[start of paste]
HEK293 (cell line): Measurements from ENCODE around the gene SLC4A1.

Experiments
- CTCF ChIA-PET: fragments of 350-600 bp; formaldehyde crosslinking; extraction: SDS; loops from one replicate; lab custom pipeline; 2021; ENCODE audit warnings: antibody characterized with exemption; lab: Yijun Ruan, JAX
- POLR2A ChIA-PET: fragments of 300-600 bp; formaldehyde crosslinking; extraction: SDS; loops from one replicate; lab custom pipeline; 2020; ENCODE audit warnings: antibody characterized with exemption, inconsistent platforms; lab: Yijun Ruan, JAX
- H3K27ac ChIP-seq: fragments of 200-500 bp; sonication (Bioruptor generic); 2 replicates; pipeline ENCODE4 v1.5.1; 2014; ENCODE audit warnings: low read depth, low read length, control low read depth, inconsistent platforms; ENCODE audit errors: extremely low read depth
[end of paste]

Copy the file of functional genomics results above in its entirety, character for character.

HEK293 (cell line): Measurements from ENCODE around the gene SLC4A1.

Experiments
- CTCF ChIA-PET: fragments of 350-600 bp; formaldehyde crosslinking; extraction: SDS; loops from one replicate; lab custom pipeline; 2021; ENCODE audit warnings: antibody characterized with exemption; lab: Yijun Ruan, JAX
- POLR2A ChIA-PET: fragments of 300-600 bp; formaldehyde crosslinking; extraction: SDS; loops from one replicate; lab custom pipeline; 2020; ENCODE audit warnings: antibody characterized with exemption, inconsistent platforms; lab: Yijun Ruan, JAX
- H3K27ac ChIP-seq: fragments of 200-500 bp; sonication (Bioruptor generic); 2 replicates; pipeline ENCODE4 v1.5.1; 2014; ENCODE audit warnings: low read depth, low read length, control low read depth, inconsistent platforms; ENCODE audit errors: extremely low read depth